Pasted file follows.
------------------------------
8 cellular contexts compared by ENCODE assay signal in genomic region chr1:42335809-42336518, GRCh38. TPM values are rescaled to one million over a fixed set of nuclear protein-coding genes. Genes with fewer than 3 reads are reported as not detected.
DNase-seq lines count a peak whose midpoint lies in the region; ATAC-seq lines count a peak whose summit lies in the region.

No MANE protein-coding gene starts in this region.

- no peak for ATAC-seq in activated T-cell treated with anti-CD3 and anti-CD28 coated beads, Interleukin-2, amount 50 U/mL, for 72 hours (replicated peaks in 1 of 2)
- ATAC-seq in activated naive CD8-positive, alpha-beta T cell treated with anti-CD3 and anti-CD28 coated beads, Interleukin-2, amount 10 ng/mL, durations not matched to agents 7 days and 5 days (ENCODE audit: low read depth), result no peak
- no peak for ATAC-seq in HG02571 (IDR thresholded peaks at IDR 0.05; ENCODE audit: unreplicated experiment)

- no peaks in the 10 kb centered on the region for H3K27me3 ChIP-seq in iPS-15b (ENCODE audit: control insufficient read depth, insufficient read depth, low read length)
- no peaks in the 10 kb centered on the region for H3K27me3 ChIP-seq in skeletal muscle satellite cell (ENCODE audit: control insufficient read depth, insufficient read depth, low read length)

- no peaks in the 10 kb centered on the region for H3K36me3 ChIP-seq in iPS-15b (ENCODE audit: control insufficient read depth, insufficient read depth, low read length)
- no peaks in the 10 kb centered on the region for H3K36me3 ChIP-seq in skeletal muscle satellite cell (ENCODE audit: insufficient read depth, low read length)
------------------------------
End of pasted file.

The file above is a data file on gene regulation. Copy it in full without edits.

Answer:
8 cellular contexts compared by ENCODE assay signal in genomic region chr1:42335809-42336518, GRCh38. TPM values are rescaled to one million over a fixed set of nuclear protein-coding genes. Genes with fewer than 3 reads are reported as not detected.
DNase-seq lines count a peak whose midpoint lies in the region; ATAC-seq lines count a peak whose summit lies in the region.

No MANE protein-coding gene starts in this region.

- no peak for ATAC-seq in activated T-cell treated with anti-CD3 and anti-CD28 coated beads, Interleukin-2, amount 50 U/mL, for 72 hours (replicated peaks in 1 of 2)
- ATAC-seq in activated naive CD8-positive, alpha-beta T cell treated with anti-CD3 and anti-CD28 coated beads, Interleukin-2, amount 10 ng/mL, durations not matched to agents 7 days and 5 days (ENCODE audit: low read depth), result no peak
- no peak for ATAC-seq in HG02571 (IDR thresholded peaks at IDR 0.05; ENCODE audit: unreplicated experiment)

- no peaks in the 10 kb centered on the region for H3K27me3 ChIP-seq in iPS-15b (ENCODE audit: control insufficient read depth, insufficient read depth, low read length)
- no peaks in the 10 kb centered on the region for H3K27me3 ChIP-seq in skeletal muscle satellite cell (ENCODE audit: control insufficient read depth, insufficient read depth, low read length)

- no peaks in the 10 kb centered on the region for H3K36me3 ChIP-seq in iPS-15b (ENCODE audit: control insufficient read depth, insufficient read depth, low read length)
- no peaks in the 10 kb centered on the region for H3K36me3 ChIP-seq in skeletal muscle satellite cell (ENCODE audit: insufficient read depth, low read length)